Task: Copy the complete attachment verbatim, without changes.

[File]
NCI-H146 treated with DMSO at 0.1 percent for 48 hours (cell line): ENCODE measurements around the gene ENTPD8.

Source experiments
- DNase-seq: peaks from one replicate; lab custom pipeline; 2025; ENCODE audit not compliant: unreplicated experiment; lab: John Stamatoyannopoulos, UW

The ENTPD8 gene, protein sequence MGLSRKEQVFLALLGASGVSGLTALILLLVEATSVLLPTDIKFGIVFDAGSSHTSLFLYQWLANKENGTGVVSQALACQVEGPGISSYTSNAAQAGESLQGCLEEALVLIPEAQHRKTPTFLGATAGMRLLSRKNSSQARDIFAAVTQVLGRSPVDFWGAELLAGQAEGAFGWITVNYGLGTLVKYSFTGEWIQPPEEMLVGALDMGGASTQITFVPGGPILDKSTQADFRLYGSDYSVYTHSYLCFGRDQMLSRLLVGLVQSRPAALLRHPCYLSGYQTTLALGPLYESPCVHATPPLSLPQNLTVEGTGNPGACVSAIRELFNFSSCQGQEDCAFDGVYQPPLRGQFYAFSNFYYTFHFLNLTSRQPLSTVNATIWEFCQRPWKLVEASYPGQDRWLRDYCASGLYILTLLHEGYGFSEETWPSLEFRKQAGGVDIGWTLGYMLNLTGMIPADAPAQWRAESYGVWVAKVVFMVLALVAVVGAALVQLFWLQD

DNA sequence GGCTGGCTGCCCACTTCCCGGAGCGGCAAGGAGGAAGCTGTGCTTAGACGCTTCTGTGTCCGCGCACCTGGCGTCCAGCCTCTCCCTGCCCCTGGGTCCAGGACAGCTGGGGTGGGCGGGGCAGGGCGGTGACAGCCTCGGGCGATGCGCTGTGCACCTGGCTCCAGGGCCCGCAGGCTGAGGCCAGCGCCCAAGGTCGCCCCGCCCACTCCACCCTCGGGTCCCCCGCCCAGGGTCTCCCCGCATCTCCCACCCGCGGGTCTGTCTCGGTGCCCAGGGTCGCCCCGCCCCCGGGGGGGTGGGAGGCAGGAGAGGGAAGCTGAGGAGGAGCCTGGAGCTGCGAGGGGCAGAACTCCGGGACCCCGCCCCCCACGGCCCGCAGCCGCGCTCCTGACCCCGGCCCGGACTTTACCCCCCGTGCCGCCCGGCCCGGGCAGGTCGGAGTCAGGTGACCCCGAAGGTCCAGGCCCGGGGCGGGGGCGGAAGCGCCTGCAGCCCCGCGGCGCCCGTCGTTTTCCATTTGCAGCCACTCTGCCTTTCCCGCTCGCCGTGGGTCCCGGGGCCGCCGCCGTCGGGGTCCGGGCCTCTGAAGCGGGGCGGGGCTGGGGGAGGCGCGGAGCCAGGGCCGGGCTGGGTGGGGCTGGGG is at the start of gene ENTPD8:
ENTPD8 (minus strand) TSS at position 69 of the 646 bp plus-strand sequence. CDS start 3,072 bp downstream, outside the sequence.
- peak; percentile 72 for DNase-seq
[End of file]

NCI-H146 treated with DMSO at 0.1 percent for 48 hours (cell line): ENCODE measurements around the gene ENTPD8.

Source experiments
- DNase-seq: peaks from one replicate; lab custom pipeline; 2025; ENCODE audit not compliant: unreplicated experiment; lab: John Stamatoyannopoulos, UW

The ENTPD8 gene, protein sequence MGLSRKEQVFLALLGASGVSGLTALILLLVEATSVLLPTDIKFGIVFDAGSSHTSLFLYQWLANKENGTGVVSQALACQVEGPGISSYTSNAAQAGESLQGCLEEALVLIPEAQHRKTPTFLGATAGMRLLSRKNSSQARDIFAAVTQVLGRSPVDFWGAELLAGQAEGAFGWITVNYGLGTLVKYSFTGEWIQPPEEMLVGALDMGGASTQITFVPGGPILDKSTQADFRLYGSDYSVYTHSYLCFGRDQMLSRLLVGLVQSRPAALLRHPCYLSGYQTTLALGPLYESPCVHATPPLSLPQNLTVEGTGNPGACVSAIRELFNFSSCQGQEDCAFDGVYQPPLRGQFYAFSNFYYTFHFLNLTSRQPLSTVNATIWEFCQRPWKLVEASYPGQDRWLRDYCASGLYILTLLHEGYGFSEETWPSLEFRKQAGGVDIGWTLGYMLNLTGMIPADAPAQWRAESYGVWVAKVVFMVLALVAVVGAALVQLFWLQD

DNA sequence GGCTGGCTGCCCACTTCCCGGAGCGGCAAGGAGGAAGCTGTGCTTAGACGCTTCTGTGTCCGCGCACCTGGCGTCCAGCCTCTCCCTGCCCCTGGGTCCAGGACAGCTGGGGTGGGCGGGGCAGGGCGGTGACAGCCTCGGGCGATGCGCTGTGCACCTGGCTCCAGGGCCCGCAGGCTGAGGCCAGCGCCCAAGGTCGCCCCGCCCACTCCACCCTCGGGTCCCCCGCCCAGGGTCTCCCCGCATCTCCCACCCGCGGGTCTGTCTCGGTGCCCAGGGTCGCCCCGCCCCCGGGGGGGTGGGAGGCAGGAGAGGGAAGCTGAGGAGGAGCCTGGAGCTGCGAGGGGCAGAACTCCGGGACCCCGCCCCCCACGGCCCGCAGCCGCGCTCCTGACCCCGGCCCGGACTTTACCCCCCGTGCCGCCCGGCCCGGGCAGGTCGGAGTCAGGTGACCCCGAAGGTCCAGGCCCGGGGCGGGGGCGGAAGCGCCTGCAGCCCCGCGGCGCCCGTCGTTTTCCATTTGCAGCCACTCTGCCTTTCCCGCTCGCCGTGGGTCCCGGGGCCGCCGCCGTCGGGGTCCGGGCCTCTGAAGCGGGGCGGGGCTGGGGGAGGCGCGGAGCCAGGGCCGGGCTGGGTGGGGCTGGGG is at the start of gene ENTPD8:
ENTPD8 (minus strand) TSS at position 69 of the 646 bp plus-strand sequence. CDS start 3,072 bp downstream, outside the sequence.
- peak; percentile 72 for DNase-seq